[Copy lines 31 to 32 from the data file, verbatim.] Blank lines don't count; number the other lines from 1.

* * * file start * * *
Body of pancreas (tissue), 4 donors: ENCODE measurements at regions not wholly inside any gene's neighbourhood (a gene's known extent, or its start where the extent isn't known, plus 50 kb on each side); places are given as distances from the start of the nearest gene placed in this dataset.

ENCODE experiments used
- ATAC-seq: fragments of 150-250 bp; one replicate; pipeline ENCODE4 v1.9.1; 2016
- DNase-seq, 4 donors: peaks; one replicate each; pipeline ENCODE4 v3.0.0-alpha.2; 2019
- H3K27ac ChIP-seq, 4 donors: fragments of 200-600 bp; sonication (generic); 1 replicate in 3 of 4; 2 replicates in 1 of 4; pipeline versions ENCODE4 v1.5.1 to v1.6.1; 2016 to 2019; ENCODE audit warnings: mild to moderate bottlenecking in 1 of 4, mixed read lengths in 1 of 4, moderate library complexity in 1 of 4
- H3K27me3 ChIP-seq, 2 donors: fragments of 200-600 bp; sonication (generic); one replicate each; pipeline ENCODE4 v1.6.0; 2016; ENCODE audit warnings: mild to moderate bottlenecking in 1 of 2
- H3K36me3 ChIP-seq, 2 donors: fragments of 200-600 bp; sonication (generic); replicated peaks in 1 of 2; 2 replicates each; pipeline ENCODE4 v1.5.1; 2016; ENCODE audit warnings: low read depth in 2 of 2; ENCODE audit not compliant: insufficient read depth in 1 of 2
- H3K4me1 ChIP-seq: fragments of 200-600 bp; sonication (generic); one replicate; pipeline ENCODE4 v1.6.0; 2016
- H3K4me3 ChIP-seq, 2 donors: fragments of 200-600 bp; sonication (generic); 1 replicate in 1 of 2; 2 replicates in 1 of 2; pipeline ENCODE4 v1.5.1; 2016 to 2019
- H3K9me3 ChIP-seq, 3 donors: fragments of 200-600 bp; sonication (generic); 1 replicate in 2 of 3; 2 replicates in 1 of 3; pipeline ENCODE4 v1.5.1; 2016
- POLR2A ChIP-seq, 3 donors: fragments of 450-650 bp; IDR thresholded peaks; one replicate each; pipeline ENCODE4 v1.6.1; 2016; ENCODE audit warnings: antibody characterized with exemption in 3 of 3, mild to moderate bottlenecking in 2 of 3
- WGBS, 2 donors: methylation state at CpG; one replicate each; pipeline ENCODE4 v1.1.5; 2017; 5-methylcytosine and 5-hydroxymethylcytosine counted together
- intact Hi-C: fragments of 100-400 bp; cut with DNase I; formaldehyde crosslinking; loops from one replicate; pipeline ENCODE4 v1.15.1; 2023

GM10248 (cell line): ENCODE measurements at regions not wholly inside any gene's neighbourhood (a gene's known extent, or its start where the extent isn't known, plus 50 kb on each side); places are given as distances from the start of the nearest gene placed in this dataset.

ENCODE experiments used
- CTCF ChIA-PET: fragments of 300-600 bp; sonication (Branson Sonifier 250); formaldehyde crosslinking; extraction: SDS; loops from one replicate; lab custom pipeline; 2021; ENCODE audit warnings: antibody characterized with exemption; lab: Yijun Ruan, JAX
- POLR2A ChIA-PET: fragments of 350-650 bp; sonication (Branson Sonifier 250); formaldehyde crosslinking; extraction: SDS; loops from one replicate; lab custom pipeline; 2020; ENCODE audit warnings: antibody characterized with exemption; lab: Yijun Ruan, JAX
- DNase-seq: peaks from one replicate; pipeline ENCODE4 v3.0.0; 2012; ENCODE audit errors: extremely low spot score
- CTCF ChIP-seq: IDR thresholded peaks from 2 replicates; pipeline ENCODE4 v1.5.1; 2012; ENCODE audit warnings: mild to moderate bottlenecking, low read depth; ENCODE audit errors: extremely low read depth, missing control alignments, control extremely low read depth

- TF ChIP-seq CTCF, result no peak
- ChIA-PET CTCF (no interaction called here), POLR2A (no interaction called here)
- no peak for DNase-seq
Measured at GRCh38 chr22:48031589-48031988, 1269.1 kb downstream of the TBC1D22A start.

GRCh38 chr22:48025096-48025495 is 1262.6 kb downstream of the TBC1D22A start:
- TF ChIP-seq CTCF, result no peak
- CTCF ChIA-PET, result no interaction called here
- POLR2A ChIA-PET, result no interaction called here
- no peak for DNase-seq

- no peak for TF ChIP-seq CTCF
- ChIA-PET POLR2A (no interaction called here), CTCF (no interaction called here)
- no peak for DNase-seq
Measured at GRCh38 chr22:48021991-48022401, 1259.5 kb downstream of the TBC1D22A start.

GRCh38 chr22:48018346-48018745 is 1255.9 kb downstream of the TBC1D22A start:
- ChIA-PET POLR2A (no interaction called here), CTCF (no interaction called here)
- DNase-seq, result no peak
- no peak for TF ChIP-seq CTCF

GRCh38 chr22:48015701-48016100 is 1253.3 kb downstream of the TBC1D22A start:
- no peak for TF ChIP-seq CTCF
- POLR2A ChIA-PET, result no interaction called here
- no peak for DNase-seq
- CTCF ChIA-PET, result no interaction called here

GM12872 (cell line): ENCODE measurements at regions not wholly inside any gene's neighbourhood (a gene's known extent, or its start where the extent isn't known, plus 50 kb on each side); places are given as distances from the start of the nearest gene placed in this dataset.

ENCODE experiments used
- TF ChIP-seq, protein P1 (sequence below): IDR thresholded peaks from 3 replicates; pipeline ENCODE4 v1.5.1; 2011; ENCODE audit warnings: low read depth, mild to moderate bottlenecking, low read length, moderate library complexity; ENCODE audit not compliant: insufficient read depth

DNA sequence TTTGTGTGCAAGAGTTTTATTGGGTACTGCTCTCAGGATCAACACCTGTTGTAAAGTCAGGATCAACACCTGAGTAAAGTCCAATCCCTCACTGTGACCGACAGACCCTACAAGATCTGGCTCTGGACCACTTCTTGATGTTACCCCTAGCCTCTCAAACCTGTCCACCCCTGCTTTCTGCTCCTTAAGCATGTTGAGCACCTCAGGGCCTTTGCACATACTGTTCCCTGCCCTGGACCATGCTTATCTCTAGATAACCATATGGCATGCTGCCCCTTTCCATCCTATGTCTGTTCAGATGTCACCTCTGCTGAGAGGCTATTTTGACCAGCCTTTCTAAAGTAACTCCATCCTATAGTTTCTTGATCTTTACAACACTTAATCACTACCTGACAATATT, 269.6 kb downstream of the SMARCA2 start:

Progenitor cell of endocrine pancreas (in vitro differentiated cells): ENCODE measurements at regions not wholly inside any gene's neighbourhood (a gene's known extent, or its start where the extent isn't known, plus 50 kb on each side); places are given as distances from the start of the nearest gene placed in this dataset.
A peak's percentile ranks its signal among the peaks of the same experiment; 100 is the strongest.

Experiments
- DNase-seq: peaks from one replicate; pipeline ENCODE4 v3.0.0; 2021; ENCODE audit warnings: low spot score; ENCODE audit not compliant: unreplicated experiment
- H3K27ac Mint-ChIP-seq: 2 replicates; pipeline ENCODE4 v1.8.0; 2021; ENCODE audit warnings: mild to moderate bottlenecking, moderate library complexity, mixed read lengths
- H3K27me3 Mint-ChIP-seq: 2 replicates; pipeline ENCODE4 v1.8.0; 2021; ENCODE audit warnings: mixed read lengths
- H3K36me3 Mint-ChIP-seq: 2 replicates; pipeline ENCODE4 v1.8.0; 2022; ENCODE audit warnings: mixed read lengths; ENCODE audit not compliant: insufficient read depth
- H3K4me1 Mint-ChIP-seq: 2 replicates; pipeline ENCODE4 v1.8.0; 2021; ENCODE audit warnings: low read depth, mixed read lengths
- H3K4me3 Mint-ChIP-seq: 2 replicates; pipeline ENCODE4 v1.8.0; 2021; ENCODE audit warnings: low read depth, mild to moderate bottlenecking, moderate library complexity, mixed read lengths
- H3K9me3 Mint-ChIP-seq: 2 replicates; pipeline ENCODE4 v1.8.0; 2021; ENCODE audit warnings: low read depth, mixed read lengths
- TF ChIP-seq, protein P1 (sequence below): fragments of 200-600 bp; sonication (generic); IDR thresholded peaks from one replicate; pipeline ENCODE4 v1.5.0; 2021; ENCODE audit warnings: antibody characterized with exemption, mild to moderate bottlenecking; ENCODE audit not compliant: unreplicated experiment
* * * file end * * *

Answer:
- no peak for DNase-seq
Measured at GRCh38 chr22:48021991-48022401, 1259.5 kb downstream of the TBC1D22A start.